Call Us At 877.507.0698
Forward Thinking Pest Control

Call Us At 877.507.0698
Forward Thinking Pest Control

EHS Pest Control

RI, MA EHS Pest Control Blog

Loudest Animal on Earth is a Tiny Insect
Lion's roar? Whale's song? Ounce for ounce, this bug has them beat

It's a wee bug, but it makes a monster noise.

Commonly known in the U.S. as the "water boatman," the 2-millimeter-long insect produces a sound equivalent to sitting in the first row of a loud orchestra. For their size, they are the loudest living animal, say a team of researchers from Scotland and France.

"I met someone who does underwater recordings and they heard these sounds … and wondered what the sounds were and what was making them," said Dr. James Windmill at the Center for Ultrasonic Engineering at Glasgow's University of Strathclyde. "We figured it must be a larger bug."

Windmill and a colleague teamed up with Jerome Sueur, a biologist at the Natural History Museum in Paris, to study the bug. They presented their work this month at a conference in Glasgow.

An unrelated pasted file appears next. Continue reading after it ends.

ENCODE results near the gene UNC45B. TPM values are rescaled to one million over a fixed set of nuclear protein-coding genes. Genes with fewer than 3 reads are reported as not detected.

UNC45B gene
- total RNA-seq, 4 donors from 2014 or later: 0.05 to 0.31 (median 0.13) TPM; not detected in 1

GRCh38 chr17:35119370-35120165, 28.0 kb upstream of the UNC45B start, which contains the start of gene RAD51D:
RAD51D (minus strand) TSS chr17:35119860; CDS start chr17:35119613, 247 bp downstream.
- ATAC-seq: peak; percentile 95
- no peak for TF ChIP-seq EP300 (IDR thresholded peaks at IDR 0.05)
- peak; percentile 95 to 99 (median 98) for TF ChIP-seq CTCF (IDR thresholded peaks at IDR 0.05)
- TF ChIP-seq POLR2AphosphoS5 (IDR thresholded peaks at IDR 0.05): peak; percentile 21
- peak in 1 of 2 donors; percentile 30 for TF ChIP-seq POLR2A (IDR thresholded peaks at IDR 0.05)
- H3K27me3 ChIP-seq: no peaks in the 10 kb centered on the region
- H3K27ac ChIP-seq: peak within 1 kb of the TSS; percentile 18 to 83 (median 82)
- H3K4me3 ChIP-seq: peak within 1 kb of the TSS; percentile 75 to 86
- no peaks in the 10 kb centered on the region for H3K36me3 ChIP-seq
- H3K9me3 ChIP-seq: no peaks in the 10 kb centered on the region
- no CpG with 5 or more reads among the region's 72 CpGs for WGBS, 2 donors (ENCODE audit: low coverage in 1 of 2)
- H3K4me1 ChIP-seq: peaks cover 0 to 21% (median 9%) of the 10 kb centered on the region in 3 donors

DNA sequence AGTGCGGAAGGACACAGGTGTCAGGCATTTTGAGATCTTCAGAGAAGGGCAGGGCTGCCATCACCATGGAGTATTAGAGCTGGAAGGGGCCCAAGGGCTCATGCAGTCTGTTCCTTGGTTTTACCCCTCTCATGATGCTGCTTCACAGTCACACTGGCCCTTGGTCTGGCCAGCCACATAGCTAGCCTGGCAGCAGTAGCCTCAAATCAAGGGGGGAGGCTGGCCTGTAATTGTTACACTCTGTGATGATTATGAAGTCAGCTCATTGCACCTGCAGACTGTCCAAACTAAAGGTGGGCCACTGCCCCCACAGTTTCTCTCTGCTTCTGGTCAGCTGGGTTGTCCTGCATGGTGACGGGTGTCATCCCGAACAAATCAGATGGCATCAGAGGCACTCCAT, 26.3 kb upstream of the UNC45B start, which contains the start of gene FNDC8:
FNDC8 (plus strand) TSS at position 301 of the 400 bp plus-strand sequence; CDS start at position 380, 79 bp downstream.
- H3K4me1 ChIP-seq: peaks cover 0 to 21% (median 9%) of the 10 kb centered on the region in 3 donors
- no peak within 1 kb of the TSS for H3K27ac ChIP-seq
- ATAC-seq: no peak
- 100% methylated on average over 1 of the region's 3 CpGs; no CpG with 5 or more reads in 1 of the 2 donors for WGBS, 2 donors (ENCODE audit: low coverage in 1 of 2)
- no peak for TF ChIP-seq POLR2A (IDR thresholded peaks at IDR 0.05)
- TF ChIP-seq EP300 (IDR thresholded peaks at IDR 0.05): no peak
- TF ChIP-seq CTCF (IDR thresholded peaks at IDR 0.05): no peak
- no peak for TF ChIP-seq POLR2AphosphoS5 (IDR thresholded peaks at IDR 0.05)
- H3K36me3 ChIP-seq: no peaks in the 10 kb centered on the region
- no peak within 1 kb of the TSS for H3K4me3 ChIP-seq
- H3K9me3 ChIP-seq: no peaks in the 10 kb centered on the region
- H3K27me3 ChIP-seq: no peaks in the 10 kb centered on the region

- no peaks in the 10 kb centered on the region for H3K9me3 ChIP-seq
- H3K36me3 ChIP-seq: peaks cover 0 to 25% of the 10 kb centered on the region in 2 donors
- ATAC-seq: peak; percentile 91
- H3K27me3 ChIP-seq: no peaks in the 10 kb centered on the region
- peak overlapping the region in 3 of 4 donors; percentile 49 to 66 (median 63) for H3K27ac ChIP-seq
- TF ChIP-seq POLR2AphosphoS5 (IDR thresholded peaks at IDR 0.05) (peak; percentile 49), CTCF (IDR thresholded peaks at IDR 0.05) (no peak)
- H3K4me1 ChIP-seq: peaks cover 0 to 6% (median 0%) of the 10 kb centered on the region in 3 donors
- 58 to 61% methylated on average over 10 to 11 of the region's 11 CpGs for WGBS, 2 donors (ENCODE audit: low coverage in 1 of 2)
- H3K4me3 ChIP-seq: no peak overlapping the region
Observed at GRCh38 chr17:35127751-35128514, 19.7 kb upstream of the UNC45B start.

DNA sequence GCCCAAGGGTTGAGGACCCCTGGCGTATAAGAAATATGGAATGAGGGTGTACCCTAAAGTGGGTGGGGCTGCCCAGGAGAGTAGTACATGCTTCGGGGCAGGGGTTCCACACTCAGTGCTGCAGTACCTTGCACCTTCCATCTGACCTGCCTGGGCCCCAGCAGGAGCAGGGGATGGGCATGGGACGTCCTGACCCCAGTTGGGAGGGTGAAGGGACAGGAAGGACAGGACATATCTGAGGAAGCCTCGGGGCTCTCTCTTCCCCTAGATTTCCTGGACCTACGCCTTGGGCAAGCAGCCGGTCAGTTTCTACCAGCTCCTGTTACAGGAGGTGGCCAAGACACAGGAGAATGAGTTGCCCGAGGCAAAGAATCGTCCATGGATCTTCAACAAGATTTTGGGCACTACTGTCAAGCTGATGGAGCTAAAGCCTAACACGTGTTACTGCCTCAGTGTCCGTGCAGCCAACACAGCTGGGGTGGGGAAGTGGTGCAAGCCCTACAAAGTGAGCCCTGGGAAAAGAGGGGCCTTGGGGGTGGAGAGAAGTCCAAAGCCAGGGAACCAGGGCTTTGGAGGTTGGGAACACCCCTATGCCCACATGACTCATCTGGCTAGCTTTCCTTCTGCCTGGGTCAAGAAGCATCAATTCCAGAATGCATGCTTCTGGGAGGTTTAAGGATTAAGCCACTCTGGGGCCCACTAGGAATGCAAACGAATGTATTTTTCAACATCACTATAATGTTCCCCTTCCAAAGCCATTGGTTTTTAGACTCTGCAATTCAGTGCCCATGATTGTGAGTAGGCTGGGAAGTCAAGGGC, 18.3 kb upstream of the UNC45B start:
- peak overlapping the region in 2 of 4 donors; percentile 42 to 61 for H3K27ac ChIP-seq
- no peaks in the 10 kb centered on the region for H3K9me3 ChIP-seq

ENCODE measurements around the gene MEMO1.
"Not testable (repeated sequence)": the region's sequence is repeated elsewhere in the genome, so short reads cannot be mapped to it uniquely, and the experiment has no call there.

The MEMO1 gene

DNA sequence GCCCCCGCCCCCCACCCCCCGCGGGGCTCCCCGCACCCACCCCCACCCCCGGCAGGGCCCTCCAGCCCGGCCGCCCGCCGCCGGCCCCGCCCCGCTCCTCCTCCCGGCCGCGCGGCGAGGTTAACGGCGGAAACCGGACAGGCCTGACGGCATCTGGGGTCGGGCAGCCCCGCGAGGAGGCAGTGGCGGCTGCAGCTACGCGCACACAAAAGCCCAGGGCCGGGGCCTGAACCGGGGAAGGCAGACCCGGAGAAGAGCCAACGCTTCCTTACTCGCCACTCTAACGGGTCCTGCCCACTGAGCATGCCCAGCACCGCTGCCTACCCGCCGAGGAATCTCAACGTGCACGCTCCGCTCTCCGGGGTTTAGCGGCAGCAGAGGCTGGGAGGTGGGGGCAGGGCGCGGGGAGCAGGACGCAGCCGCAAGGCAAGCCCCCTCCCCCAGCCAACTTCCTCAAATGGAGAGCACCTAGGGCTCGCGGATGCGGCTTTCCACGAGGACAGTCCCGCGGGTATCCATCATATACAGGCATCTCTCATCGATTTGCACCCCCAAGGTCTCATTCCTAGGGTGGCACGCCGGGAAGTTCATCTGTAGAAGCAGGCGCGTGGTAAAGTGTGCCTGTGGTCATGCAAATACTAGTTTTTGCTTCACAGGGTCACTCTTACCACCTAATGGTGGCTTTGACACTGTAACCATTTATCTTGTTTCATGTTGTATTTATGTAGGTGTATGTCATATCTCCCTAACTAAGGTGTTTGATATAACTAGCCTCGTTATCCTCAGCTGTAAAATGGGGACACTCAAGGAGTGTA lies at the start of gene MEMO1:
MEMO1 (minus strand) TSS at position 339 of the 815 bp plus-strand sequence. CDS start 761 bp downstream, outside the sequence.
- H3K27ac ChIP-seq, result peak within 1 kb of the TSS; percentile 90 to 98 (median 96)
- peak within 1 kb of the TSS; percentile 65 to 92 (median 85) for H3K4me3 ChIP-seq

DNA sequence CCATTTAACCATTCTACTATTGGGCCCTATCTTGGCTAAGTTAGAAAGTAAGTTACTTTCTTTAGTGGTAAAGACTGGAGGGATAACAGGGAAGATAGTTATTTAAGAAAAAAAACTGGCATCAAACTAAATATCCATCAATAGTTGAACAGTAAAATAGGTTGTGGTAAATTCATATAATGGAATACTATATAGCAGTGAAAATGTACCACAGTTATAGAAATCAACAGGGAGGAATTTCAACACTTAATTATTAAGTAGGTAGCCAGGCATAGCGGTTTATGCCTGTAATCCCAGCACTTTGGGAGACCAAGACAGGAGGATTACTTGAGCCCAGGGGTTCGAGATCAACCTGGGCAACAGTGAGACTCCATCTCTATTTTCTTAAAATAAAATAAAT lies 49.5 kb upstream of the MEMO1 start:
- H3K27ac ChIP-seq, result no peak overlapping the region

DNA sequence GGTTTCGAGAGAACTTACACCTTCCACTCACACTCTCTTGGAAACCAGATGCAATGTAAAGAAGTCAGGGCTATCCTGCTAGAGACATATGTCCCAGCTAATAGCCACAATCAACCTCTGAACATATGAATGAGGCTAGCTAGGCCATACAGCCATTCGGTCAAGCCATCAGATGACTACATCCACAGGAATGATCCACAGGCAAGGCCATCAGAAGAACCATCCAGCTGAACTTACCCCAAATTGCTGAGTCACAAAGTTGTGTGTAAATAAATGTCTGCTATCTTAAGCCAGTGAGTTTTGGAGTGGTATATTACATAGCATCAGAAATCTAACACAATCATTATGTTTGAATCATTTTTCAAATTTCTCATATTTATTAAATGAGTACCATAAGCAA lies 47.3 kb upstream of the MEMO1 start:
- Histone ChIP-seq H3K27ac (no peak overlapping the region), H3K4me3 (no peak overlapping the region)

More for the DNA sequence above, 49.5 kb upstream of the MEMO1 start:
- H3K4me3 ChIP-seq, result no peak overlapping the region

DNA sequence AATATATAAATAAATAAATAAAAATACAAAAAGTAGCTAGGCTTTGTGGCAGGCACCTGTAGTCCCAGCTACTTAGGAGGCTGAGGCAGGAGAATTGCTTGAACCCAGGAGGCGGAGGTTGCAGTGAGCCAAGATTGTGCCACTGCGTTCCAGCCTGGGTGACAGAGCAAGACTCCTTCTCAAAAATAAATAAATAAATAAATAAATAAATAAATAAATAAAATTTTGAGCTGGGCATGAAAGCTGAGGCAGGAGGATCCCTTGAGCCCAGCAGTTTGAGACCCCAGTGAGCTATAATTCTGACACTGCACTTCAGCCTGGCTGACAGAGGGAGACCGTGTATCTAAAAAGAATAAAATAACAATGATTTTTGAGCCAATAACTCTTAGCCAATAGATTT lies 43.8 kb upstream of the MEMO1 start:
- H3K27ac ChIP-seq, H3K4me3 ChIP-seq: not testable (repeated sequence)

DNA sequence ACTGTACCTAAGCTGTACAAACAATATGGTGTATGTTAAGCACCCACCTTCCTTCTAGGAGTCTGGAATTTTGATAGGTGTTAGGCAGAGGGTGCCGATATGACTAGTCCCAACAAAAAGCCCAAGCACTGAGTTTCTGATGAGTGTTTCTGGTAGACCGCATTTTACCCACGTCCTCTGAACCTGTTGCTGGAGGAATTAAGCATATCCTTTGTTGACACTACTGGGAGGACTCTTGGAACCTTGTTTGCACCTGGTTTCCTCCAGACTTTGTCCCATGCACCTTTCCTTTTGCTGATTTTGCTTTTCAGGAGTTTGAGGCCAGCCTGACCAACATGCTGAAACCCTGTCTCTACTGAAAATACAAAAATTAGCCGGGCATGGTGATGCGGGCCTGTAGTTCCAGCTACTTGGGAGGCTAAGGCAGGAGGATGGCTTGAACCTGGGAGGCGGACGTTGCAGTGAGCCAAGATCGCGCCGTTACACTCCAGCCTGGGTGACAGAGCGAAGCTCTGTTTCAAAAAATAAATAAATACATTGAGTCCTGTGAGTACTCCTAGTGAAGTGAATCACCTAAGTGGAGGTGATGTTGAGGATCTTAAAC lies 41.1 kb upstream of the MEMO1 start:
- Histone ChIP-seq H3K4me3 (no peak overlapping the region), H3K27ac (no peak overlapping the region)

The male water boatman produces the sound by rubbing body parts together, called stridulation, like a cricket chirping. The males do it to attract a female, of course, and have evolved over millions of years to be a loud "bunch of males trying to outdo each other," said Windmill.

The herbivorous bugs live in shallow water, less than a foot deep, but Windmill doesn't suggest people walk along the river banks expecting to hear a very loud sound. Ninety-nine percent of the sound is reflected back into the water, though the remaining 1 percent can be heard out of the water.

Scientists do not understand how such a loud sound can be made with body parts the width of a human hair. However, the insects have a bubble of air under their bodies they use to breathe underwater, and Windmill suspects they may use it to amplify the sound.

"I love the biology but I take the practical view that there is something we can take from it and learn from it," said Windmill. He is interested in studying how animals hear and produce sounds, to develop better technologies such as sonar and biomedical ultrasound.

"As an engineer, I get to learn something. The loudest thing on Earth is a creature people wouldn't expect, like a lion roaring or a whale singing. The loudest thing on this planet is this tiny insect."

Source = Chicago Tribune

George Williams,
General Manager - Staff Entomologist

Pest Control, RI, Pest Control, MA


Super Service Award 2017